Fractional property fintech BrickX has revealed SMSFs are using its platform to expand their existing property portfolios by using a geographically diversified approach, which in turn spreads their risk across different properties.
“That’s where we’re seeing really good early success,” BrickX chief executive Anthony Millet told selfmanagedsuper.
“We’re seeing people put their SMSF funds into BrickX where some of them are investing in a single property, but many are also diversifying across a number of properties.
“Our SMSF investors range from those that have put in a few thousand dollars to those investing $50,000, but what we’re also seeing is that every time we bring a new property to the platform we’ve got investors, who already have an exposure, putting further funds in – so continuing to diversify across their portfolio.”
Millet said since its launch, the platform had experienced some early wins in terms of interest and usage.
“We’ve got over 2500 investors where SMSF money accounts for over 10 per cent of funds on the platform,” he revealed.
“We think that’s quite significant.”
While its SMSF client base has been all direct investors, BrickX is now awaiting a rating from SQM Research and then will look to be added to approved product lists.
“We want to engage with advisers because we think we now provide a very viable solution to advisers, in contrast to the investor who says they want to invest their SMSF in residential real estate where the adviser is often undermined because they believe it may not be the best strategy from a diversification point of view,” Millet said.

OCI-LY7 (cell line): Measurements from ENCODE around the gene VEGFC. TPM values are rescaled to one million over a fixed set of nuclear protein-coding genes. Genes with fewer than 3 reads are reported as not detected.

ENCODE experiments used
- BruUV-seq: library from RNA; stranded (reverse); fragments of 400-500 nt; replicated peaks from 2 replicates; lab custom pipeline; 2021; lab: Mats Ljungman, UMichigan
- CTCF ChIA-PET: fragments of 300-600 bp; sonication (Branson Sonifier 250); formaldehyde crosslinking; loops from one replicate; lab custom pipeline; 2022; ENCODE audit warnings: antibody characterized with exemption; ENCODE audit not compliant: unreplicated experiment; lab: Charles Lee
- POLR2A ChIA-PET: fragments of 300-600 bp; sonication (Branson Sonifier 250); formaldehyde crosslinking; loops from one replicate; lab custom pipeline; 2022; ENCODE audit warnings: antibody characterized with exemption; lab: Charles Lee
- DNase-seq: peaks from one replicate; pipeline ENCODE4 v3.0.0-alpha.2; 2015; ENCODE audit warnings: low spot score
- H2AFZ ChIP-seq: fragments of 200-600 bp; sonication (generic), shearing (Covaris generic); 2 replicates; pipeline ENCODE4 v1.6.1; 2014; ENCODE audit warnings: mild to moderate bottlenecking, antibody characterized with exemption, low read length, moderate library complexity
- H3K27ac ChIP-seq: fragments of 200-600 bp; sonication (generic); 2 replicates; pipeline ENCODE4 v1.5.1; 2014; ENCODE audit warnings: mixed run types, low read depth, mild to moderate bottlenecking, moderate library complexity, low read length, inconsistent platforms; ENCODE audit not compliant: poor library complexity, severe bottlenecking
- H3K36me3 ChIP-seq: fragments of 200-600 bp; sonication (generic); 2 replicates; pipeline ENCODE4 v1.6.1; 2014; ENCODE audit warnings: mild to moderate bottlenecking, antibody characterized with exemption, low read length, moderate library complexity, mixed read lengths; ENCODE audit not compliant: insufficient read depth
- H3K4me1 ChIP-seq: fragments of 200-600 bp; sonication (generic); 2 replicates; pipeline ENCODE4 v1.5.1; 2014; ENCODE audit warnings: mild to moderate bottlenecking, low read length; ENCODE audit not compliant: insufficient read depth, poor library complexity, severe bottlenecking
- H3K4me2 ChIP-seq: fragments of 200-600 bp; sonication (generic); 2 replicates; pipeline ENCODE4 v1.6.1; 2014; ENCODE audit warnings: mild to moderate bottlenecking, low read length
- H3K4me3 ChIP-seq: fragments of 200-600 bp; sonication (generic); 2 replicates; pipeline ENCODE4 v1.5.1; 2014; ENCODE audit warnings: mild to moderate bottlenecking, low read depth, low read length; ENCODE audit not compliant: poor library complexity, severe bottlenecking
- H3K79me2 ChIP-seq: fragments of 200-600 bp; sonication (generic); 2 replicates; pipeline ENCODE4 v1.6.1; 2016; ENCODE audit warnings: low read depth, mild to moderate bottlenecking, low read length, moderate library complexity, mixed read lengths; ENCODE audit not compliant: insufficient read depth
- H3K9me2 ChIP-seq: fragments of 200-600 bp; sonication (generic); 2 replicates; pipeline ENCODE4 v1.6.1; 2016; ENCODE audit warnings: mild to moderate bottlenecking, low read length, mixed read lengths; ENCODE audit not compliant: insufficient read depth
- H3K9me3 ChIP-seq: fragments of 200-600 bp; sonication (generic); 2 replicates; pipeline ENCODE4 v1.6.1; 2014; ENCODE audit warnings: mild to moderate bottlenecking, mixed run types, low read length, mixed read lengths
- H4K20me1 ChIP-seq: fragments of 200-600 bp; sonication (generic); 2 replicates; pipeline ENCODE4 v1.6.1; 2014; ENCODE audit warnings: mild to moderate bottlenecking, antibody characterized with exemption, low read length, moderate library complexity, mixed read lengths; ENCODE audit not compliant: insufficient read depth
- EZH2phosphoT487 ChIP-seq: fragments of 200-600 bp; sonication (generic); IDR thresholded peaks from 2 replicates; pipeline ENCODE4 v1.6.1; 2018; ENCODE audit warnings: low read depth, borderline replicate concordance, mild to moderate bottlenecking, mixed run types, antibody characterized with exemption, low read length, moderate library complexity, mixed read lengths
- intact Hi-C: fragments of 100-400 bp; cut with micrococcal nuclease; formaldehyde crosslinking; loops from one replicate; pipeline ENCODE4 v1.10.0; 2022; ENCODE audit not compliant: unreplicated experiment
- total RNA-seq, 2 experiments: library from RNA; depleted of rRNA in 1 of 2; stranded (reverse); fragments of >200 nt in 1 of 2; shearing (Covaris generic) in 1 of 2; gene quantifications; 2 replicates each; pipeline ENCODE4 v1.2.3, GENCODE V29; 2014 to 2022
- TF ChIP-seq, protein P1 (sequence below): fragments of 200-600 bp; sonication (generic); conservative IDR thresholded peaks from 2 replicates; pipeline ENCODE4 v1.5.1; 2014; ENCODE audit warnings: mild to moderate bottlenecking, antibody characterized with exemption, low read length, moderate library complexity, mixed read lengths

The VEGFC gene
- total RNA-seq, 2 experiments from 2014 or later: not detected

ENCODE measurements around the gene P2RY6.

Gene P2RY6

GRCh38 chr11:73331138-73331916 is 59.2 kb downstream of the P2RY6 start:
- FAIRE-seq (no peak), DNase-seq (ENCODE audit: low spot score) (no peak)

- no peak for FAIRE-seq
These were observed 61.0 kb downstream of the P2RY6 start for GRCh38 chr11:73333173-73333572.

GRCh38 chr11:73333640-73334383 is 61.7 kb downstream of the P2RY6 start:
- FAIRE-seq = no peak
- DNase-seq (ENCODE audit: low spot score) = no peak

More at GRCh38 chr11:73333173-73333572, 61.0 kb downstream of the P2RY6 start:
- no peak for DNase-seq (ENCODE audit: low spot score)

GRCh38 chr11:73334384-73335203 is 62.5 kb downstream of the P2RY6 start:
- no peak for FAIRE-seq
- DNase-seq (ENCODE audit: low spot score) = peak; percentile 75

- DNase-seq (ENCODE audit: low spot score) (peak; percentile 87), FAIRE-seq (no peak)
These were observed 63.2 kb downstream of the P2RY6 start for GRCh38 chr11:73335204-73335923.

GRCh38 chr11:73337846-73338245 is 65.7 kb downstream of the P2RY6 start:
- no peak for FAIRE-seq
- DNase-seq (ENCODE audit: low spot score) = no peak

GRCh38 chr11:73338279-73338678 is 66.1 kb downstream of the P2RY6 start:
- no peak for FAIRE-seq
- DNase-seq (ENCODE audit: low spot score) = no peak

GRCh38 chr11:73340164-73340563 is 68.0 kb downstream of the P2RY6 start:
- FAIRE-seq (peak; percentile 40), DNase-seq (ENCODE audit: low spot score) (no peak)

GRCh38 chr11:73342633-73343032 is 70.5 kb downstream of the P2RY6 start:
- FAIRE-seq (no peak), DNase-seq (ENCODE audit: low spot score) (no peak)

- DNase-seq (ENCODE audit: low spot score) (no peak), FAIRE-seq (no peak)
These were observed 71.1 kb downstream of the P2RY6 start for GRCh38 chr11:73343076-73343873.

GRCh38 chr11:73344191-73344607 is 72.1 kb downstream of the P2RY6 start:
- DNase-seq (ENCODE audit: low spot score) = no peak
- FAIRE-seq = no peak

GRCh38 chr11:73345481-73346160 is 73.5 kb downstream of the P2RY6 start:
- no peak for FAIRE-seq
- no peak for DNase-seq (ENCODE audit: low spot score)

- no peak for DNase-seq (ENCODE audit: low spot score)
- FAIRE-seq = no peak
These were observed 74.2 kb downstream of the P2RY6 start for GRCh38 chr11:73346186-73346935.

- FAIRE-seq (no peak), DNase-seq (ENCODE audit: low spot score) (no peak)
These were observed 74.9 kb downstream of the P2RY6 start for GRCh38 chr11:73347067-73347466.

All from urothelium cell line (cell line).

“We’re customer-centric and we’re quite excited by the direction that advisers are moving in terms of fees paid on advice and not paid on the commission of product, because our offering makes a lot of sense and therefore will be popular with advisers.
“So by not having adviser fees in our model, we can keep returns as high as we can.”
He added the residential market was worth $6 trillion and made up of about one-third investment properties, and residential real estate continually, over most periods, outperformed all other asset classes.
“Our view is that yes, we have a housing shortage, but the reality is that the very popular areas are the areas that continue to outperform and are the areas where people want to live, so you can’t do anything to deal with the shortage in those areas,” he said.
“So the investment market in what we would class as blue-chip suburbs will continue to be a very attractive investment option and we want to be able to provide access to them.”